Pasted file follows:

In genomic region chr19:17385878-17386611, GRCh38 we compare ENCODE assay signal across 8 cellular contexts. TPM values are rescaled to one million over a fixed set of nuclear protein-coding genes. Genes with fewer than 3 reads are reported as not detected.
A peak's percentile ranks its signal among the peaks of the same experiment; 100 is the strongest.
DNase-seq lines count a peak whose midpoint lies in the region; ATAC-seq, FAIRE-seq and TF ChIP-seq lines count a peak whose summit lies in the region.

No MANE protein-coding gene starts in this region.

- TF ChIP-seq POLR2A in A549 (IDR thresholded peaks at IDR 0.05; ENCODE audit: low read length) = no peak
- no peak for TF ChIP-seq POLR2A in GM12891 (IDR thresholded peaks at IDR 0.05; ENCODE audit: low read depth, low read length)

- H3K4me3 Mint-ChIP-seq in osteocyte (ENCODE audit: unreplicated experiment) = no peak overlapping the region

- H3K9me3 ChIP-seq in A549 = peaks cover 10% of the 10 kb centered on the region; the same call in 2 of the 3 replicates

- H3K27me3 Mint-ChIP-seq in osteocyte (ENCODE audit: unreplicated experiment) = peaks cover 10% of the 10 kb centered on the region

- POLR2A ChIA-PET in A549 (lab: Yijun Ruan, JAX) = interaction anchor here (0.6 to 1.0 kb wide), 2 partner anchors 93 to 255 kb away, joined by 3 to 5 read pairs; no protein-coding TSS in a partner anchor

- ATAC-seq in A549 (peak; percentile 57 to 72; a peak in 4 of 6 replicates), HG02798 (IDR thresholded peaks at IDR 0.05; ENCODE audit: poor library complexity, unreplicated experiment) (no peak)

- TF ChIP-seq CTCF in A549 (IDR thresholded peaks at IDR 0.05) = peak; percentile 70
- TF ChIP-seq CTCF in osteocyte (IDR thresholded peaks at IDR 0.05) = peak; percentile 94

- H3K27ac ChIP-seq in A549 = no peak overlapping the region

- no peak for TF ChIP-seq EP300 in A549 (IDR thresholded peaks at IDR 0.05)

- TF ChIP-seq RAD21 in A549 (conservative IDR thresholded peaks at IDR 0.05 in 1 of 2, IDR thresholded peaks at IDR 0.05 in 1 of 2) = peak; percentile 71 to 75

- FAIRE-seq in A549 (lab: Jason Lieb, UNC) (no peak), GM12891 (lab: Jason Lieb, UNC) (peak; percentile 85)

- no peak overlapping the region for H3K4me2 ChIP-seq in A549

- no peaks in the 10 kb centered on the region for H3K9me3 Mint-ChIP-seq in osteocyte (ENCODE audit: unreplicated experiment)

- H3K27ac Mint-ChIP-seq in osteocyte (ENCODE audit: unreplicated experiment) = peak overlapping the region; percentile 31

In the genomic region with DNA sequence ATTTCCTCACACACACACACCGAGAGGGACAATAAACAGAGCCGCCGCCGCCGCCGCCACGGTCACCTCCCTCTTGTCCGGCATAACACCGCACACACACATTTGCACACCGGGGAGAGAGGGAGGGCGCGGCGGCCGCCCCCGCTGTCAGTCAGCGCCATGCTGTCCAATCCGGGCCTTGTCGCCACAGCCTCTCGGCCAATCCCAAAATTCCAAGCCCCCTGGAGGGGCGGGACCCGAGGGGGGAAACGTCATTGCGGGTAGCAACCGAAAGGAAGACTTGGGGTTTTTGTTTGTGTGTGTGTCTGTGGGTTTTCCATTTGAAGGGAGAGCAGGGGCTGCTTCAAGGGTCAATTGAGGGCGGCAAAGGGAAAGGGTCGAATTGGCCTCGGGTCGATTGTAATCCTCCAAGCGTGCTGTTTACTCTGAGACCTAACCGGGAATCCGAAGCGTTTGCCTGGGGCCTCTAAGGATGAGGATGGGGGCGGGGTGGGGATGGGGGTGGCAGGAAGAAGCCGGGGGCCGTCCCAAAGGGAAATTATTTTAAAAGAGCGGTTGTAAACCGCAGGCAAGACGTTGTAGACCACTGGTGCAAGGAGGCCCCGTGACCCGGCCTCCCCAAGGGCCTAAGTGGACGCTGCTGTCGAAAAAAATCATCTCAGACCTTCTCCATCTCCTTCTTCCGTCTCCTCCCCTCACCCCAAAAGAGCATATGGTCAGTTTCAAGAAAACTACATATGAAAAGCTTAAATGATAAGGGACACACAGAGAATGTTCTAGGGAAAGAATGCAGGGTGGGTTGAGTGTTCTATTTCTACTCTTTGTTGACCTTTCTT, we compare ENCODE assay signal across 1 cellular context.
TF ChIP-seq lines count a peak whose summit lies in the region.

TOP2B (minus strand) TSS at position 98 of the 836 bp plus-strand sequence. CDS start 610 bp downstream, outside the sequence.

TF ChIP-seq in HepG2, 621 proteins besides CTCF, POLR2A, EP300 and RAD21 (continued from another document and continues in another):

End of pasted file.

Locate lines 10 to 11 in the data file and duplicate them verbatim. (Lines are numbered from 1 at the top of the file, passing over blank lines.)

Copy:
- POLR2A ChIA-PET in A549 (lab: Yijun Ruan, JAX) = interaction anchor here (0.6 to 1.0 kb wide), 2 partner anchors 93 to 255 kb away, joined by 3 to 5 read pairs; no protein-coding TSS in a partner anchor

- ATAC-seq in A549 (peak; percentile 57 to 72; a peak in 4 of 6 replicates), HG02798 (IDR thresholded peaks at IDR 0.05; ENCODE audit: poor library complexity, unreplicated experiment) (no peak)